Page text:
The Exiles were examining television footage of an incident that left Kevin Putt, their New Zealand-born scrum-half and Healey's opposite number, in need of six stitches to a wound over his right eye. A reverse angle camera shot pinpointed Healey treading momentarily on Putt's face as the London Irish player lay on the floor near a 14th-minute ruck. Putt was not badly hurt - after five minutes of patching up, he continued for the remaining hour of the match - but there was a good deal of bitter resentment among the Irish players as they retreated down the M1.
Putt himself could hardly have been less judgemental. "With a face like mine, six stitches are unlikely to matter too much," he joked. "Seriously, there was a bit of hot blood around early in the game but I really can't say anything about the incident itself because I'm not completely sure what happened. As far as I'm concerned, the matter is behind me. I've no interest in pursuing it."
But it will not be Putt's decision; even if Dick Best, the Exiles coach, and his fellow administrators decide against citing Healey, the television coverage may result in the union taking the initiative. There are two recent precedents: in 1997, the RFU unilaterally banned the Newcastle prop Nick Popplewell for punching, even though the offence was dealt with by the match official. The union also suspended another Falcons forward, Dean Ryan, for a similar offence during a match at Bath. In both cases, the RFU brought disrepute charges.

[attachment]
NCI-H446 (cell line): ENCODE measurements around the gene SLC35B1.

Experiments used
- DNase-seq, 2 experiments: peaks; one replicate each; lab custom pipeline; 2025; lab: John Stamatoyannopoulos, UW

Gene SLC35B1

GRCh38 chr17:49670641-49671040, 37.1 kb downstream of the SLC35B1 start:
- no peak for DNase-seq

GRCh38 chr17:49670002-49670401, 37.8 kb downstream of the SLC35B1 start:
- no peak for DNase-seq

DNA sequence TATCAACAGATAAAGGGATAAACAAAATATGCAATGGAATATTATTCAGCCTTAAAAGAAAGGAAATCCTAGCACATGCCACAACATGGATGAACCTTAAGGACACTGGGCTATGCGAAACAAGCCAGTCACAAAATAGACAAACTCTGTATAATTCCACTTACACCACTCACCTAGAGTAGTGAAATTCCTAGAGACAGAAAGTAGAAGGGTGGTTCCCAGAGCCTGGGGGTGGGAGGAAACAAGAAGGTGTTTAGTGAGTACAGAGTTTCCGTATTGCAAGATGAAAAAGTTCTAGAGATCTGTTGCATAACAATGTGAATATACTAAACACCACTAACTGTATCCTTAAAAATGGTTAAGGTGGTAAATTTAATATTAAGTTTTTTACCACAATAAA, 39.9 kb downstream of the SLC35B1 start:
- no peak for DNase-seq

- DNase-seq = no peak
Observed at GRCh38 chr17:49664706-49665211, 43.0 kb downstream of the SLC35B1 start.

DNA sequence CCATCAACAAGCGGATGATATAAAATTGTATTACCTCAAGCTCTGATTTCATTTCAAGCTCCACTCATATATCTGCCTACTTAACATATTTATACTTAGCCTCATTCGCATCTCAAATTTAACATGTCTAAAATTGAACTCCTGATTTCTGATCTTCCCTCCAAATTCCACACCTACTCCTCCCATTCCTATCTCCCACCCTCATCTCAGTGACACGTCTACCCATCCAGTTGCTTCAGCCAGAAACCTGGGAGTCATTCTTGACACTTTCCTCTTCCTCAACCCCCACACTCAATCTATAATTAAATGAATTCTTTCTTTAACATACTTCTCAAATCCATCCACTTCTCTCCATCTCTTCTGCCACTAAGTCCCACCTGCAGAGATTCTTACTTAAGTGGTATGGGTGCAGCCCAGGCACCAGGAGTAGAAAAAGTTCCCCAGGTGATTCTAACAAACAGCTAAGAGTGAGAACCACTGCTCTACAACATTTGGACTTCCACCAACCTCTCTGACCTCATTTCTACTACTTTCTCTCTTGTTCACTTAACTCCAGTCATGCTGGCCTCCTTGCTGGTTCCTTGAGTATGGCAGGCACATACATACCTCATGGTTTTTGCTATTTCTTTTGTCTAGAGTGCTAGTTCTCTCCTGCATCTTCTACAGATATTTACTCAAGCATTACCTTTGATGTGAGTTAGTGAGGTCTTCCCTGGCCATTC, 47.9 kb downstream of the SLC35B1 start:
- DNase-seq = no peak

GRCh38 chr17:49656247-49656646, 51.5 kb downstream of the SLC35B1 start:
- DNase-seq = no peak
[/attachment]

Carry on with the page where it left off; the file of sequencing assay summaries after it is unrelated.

There is unlikely to be a decision this week; the RFU has yet to set a date for a hearing involving Kevin Yates, the Bath prop cited by Wasps last week for alleged stamping. Healey, 90 per cent certain to make the England 22 for this weekend's Calcutta Cup match with Scotland, could be banned for months rather than weeks if London Irish or the RFU mount a successful case against him.Reuse content